The initial response to Hawaii’s new housing aid initiative should surprise nobody.
Only a week after the official launch, the website for the State Rent Relief &Housing Assistance Program (hihousinghelp.com) has had more than 80,000 hits and has drawn 6,000 applications for relief so far.
The needs of tenants, many of whom have lost all or part of their income due to COVID-19 lockdowns, have skyrocketed since the end of the first federal unemployment supplemental benefit in July. Due to an eviction moratorium, there are landlords who cannot find new tenants able to pay rent, income that is essential to many of them as well.
That is only the tip of the proverbial iceberg: The economic downturn triggered by the coronavirus pandemic is sure to linger well into 2021 and beyond, say various experts, and the financial pain suffered by Hawaii residents is likely to ripple outward. The key concern here is that there are other pots of money from the federal CARES Act that are already lagging in reaching the people they are meant to help.
The pressure to get the money out the door should resonate like a drumbeat throughout the state bureaucracy — with the top brass hammering the message down.
There is some encouraging news here. Catholic Charities was set up to handle the processing of applications in advance of the program’s start and so was able to process the first requests last week, said Denise Iseri-Matsubara.
The executive director of the Hawaii Housing Finance and Development Corp., the state agency that is coordinating the expenditure of $100 million in federal funds allotted for the program, shared that information Monday on the Honolulu Star-Advertiser’s Spotlight Hawaii webcast.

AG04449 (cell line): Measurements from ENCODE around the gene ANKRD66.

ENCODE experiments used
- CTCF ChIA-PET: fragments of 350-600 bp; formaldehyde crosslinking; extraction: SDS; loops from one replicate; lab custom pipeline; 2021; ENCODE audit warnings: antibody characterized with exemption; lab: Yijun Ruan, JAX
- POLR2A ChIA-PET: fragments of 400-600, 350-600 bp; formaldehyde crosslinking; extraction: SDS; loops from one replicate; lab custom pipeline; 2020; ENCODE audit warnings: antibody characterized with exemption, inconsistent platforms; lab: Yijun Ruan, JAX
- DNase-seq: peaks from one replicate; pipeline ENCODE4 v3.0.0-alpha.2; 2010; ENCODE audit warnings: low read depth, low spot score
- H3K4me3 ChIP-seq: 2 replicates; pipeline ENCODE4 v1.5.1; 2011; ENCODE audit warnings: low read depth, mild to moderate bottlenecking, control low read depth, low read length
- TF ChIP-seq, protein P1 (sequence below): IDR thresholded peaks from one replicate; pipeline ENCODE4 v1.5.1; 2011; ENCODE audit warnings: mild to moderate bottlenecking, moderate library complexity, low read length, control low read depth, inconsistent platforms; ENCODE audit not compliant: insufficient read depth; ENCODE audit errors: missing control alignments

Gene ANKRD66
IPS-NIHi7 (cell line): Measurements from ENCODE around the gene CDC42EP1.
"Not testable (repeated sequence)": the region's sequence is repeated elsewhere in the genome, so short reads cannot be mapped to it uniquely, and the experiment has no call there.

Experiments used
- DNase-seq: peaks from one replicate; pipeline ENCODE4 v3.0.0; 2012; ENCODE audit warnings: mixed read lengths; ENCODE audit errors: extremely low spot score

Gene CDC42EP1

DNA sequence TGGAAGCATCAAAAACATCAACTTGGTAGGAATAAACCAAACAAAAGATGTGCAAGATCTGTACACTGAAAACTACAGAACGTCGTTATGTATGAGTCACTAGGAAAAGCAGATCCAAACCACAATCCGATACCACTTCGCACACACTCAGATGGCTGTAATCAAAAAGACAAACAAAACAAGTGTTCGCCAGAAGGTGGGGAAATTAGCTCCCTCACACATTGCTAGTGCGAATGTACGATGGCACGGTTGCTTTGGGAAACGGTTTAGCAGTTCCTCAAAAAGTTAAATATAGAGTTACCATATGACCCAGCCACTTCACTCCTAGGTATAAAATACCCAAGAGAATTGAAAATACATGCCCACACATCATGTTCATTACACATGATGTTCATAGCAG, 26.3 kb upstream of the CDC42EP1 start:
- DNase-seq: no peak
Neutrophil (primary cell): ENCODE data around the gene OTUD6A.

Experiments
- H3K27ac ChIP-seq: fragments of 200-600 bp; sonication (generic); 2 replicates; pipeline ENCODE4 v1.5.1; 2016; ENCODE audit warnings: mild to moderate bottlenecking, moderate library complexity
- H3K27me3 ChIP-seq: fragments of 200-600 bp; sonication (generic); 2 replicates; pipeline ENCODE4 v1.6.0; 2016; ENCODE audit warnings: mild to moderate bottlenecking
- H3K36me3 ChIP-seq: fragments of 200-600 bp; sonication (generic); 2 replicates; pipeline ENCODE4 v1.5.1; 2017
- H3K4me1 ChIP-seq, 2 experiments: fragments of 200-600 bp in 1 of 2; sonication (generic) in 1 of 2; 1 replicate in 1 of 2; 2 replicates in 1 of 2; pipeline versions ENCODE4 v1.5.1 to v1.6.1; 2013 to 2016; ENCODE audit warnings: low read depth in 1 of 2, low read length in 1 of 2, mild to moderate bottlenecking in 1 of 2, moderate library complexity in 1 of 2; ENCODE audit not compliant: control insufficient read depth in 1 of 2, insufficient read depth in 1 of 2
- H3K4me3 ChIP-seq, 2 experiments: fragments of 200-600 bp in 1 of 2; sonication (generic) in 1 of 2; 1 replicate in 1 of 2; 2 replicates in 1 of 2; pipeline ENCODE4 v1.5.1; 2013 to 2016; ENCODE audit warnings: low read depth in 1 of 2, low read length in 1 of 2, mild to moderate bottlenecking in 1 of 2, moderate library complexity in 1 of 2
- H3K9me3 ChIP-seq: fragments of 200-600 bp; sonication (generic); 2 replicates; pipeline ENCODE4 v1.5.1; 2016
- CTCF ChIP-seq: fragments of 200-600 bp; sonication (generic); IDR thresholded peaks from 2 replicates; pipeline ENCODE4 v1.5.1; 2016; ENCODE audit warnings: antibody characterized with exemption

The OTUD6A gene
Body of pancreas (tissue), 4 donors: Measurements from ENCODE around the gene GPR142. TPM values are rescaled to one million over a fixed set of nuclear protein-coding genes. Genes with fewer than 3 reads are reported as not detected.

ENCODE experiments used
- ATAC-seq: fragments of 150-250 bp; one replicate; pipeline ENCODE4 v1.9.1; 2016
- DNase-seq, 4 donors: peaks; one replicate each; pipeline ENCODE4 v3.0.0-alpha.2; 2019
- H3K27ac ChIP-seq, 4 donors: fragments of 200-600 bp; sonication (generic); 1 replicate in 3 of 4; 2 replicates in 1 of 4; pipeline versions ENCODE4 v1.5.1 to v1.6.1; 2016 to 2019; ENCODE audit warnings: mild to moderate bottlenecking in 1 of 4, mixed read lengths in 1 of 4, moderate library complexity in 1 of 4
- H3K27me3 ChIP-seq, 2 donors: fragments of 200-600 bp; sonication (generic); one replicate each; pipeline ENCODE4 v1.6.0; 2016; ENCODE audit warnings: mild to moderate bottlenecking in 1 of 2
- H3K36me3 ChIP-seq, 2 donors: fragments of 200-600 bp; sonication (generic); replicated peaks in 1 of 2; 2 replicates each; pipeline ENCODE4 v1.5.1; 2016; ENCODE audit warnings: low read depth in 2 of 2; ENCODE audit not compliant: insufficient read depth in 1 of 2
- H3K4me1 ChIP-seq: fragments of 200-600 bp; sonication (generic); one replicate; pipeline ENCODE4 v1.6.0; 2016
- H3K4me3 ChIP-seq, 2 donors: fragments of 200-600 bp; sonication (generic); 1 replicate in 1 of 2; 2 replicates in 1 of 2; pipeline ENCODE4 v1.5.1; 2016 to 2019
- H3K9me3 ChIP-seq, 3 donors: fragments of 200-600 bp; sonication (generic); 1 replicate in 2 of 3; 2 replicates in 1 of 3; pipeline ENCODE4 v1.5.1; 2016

Iseri-Matsubara added that Aloha United Way, the other nonprofit enlisted to run the housing-aid program, is finishing its setup now, which should help accelerate the process.
James Koshiba, who heads the housing advocacy group Hui Aloha and sits on the House Select Committee on COVID-19, has been helping with this program’s plan. He added that applications so far amount to about $100,000 in aid. The money, up to $2,000 in rent payments per month for Oahu tenants and up to $1,500 monthly for neighbor islanders, goes directly to landlords to whom it is owed.
Gov. David Ige has released $50 million in federal funds for the first of two phases, targeting rent payments from August through December. The second phase, Iseri-Matsubara said, could be used for back payments owed since March as well, and for some mortgage relief.
The applications timetable for the second phase should be set as soon as possible. So many people in the islands have household budgets with razor-thin margins. Most cannot miss more than a paycheck or two before running into trouble, and many have not yet landed on the unemployment safety net.
Delays have been par for the course through the recovery process to this point, and that needs to change. For example, of the $387 million in CARES funding set aside for the City and County of Honolulu, only $72 million has gone out. That’s a lot of money to be spent by the federal deadline in December.
Transparency about the spending progress and plans would help. Some may be provided by the city’s new tracking tool (oneoahu.org/dashboard). And a broader collection of data is being compiled by the private business and nonprofit Hawai‘i COVID Collaborative, also online (covidpau.org).
“Data creates knowledge,” the collaborative states on its site. “Knowledge creates action. And collaborative action creates change.”
Hawaii residents must hope this is correct. There is much that needs changing for the better from now and through the anticipated months — even years — of pain that lie ahead.